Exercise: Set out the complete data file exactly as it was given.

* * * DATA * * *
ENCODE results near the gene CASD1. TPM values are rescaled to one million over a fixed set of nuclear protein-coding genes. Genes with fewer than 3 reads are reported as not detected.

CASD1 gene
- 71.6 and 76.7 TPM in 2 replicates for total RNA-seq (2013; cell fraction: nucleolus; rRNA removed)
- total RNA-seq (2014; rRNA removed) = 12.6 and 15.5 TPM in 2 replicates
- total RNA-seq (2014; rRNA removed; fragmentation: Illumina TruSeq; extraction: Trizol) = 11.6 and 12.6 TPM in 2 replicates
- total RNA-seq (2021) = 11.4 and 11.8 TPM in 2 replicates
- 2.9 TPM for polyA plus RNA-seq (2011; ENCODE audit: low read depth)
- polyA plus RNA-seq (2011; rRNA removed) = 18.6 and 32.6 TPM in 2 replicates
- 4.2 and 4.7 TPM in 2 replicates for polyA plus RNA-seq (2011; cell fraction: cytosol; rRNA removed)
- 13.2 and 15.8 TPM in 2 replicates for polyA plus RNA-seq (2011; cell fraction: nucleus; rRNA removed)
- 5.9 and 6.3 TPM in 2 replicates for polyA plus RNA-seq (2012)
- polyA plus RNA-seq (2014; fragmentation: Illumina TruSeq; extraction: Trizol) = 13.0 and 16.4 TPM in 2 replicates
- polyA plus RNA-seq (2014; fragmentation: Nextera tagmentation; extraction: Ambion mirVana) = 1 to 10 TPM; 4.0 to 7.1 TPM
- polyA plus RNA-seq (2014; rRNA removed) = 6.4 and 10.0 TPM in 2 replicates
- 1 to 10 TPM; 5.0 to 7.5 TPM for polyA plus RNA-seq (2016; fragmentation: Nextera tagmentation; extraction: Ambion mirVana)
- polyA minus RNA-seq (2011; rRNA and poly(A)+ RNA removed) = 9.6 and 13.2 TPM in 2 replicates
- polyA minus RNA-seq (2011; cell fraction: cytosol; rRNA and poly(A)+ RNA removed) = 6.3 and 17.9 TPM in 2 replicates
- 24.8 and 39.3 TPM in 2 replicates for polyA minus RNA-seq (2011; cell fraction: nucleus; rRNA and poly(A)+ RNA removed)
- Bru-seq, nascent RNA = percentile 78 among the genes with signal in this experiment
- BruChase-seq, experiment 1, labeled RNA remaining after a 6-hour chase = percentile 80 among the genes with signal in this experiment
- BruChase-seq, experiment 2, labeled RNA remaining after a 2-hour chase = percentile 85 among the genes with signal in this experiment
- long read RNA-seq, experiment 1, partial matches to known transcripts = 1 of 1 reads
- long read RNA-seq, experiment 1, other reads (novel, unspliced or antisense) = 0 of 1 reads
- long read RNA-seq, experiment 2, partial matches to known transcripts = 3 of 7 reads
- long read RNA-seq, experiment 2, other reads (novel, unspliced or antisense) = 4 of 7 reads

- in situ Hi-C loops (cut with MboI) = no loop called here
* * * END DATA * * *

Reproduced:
ENCODE results near the gene CASD1. TPM values are rescaled to one million over a fixed set of nuclear protein-coding genes. Genes with fewer than 3 reads are reported as not detected.

CASD1 gene
- 71.6 and 76.7 TPM in 2 replicates for total RNA-seq (2013; cell fraction: nucleolus; rRNA removed)
- total RNA-seq (2014; rRNA removed) = 12.6 and 15.5 TPM in 2 replicates
- total RNA-seq (2014; rRNA removed; fragmentation: Illumina TruSeq; extraction: Trizol) = 11.6 and 12.6 TPM in 2 replicates
- total RNA-seq (2021) = 11.4 and 11.8 TPM in 2 replicates
- 2.9 TPM for polyA plus RNA-seq (2011; ENCODE audit: low read depth)
- polyA plus RNA-seq (2011; rRNA removed) = 18.6 and 32.6 TPM in 2 replicates
- 4.2 and 4.7 TPM in 2 replicates for polyA plus RNA-seq (2011; cell fraction: cytosol; rRNA removed)
- 13.2 and 15.8 TPM in 2 replicates for polyA plus RNA-seq (2011; cell fraction: nucleus; rRNA removed)
- 5.9 and 6.3 TPM in 2 replicates for polyA plus RNA-seq (2012)
- polyA plus RNA-seq (2014; fragmentation: Illumina TruSeq; extraction: Trizol) = 13.0 and 16.4 TPM in 2 replicates
- polyA plus RNA-seq (2014; fragmentation: Nextera tagmentation; extraction: Ambion mirVana) = 1 to 10 TPM; 4.0 to 7.1 TPM
- polyA plus RNA-seq (2014; rRNA removed) = 6.4 and 10.0 TPM in 2 replicates
- 1 to 10 TPM; 5.0 to 7.5 TPM for polyA plus RNA-seq (2016; fragmentation: Nextera tagmentation; extraction: Ambion mirVana)
- polyA minus RNA-seq (2011; rRNA and poly(A)+ RNA removed) = 9.6 and 13.2 TPM in 2 replicates
- polyA minus RNA-seq (2011; cell fraction: cytosol; rRNA and poly(A)+ RNA removed) = 6.3 and 17.9 TPM in 2 replicates
- 24.8 and 39.3 TPM in 2 replicates for polyA minus RNA-seq (2011; cell fraction: nucleus; rRNA and poly(A)+ RNA removed)
- Bru-seq, nascent RNA = percentile 78 among the genes with signal in this experiment
- BruChase-seq, experiment 1, labeled RNA remaining after a 6-hour chase = percentile 80 among the genes with signal in this experiment
- BruChase-seq, experiment 2, labeled RNA remaining after a 2-hour chase = percentile 85 among the genes with signal in this experiment
- long read RNA-seq, experiment 1, partial matches to known transcripts = 1 of 1 reads
- long read RNA-seq, experiment 1, other reads (novel, unspliced or antisense) = 0 of 1 reads
- long read RNA-seq, experiment 2, partial matches to known transcripts = 3 of 7 reads
- long read RNA-seq, experiment 2, other reads (novel, unspliced or antisense) = 4 of 7 reads

- in situ Hi-C loops (cut with MboI) = no loop called here